Duck Variations by David Mamet is not really about ducks. It’s a play about two old men sitting on a park bench debating the possibility of happiness. Yet, in true cuppers style, things are never that simple.We have kept the same script but re-imagined the scenes, jumbled them up and spread them across time and place, gender and age to explore just how we find happiness. We’ve got lonely clowns, young lovers, hyper children, and yes, a pair of bickering old men. Yet all are united by their conversations on a park bench. Its turned into a sort of Godot + sex + ducks + climate change. It’s all horribly arty and I love it.It also happens to prove quite a nice double bill of American theatre with the other of Univ’s entries into the festival, Autobahn by Neil Labute, which explores the hilarious and sometimes unsettling goings-on in the front two seats of a car. Expect people going round the bend, relationships moving into fifth gear and the bumpiest stationary car ride you’ve ever been on–to pick but a few of the many driving related gags possible.
Cigarettes & Chocolate is a radio play by Anthony Minghella, writer and director of The English Patient, and The Talented Mr. Ripley among others.It is a gem of a play. The story is short and sparse, like the play.It centres around Gemma, who has stopped speaking. Her anxious husband Rob and various of her friends all try to talk to her, including the friend who’s in love with her and another who’s been having an affair with the husband.None get a response and yet by talking to her they all find themselves learning something about themselves. It’s therapy in all but name.Gemma tells us in the final speech of the play that people are always “saying so much to say nothing”; that silence now has a comfort to it that before was only provided by the eponymous ‘Cigarettes & Chocolate’.The production will be simple and direct, like the writing. Come and see it! Cigarettes and Chocolate is being performed by New College on Friday of 5th week at 8:30pm.
Balliol ‘Room 253’, Balliol’s entry for Cuppers 2011, is an original work that focuses on a single hotel room over four consecutive nights. Through the room, multiple people unwittingly become intertwined with each other, coming to intimately affect each other’s lives without ever meeting. The cast consists of all the dysfunctional denizens of the suburban middle-class – the frustrated wife and her oblivious husband; a philandering businessman and his bitter ex-wife; an educated, high priced call girl desperately trying to keep up appearances and her eternally worried mother. Through the medium of the hotel room we gain the briefest snapshots of their lives, and see them unknowingly connect in ways that become increasingly both comedic and tragic.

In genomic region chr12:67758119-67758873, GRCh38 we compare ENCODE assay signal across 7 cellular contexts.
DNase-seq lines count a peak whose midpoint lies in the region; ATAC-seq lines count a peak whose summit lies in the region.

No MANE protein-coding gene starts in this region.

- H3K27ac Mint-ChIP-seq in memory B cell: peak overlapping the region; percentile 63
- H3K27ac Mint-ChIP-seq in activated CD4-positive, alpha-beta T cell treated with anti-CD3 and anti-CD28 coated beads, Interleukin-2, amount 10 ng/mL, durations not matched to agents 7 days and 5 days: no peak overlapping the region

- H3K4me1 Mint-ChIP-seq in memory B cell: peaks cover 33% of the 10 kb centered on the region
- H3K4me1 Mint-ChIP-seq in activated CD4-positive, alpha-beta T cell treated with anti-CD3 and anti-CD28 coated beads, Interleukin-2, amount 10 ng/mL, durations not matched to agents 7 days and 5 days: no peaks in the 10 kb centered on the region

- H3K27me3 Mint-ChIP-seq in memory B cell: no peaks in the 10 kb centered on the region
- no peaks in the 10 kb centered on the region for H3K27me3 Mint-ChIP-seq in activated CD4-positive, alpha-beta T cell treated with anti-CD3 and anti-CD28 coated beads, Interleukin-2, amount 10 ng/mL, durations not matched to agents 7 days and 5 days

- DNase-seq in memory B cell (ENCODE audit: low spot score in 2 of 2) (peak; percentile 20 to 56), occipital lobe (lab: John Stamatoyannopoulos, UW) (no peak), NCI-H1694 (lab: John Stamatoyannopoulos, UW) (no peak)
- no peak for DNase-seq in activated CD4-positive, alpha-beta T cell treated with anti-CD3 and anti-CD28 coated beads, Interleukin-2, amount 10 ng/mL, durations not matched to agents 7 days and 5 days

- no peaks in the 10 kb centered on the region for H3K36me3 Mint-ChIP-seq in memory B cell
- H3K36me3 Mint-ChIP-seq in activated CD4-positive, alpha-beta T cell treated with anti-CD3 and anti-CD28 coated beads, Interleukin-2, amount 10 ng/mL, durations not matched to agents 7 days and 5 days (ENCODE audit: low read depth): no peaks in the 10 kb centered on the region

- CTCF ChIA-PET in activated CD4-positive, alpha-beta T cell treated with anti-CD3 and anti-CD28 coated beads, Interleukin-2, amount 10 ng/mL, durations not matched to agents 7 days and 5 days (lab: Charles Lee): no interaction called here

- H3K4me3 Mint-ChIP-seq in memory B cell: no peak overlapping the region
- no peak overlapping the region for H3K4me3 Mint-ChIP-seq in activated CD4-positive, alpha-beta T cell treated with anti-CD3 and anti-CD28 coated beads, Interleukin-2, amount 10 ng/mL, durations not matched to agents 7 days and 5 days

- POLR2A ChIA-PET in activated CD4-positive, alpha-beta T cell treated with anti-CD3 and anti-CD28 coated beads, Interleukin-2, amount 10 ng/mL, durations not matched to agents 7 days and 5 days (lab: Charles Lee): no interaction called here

The year is 2006. On the way home from a hard day’s campaigning, a young, unknown MP finds himself jeered at by three mysterious London vagabonds. “Hail to thee, Leader of the Liberal Democrats.”“Hail to thee, King-Maker.”“Hail to thee, Deputy Prime Minister.”Nick Clegg’s story begins… The Tragedie of MacClegg is a Shakespearean look at the political career of our beloved Deputy Prime Minister, Nick Clegg. It isn’t a ‘political’ play in that we do not attack Clegg or his decision to join the coalition; his ‘Tragedie’ in how he was transformed, almost overnight, from being the new political hope of Britain to being represented as its latest love-to-hate villain. A brand new tragicomedy for the modern age – there will be laughs, tears, and one serious message for all future political generations: “I dare do all that may become a Lib Dem;Who dares do more is none.”
‘Choosing a play is always difficult, but from the moment I met with my cast, I realised the simplest thing would be to work with the raw “talent” that we had. The Ugly One is a play about the intertwined relationship between beauty and success. Do you ever worry that you are “unspeakably ugly”, but have failed to notice before everyone else? To what lengths would you go to claim the power to which beauty entitles you? Marius von Mayenburg’s absurdist satire aims to blur all notions of identity with fast-paced dialogue and a ridiculous doubling-up of characters. We endeavour to leave the audience feeling entertained and slightly confused. ‘
“You see us as you want to see us in the simplest terms and the most convenient definitions. You see us as a brain, an athlete, a basket case, a princess and a criminal.”In 1985 The Breakfast Club was released in cinemas to immense critical acclaim. It was lauded as the greatest film on teenage life. Now, for the first time, St. Catz are taking it from the screen to the stage in what promises to be probably the most epic half-hour of your life.Set in the detention room of an American high school, The Breakfast Club follows five students from different cliques. Trapped together, they are forced to connect, reveal their deepest fears and expose their disenchantment at modern society. Who should see this play? Anyone who’s ever struggled with teenage problems. Anyone who’s ever felt alone. Anyone who feels that the world is heading down the wrong direction. Anyone who wants to see mildly attractive people kissing on stage.Ladies and Gentlemen, we give you, The Breakfast Club!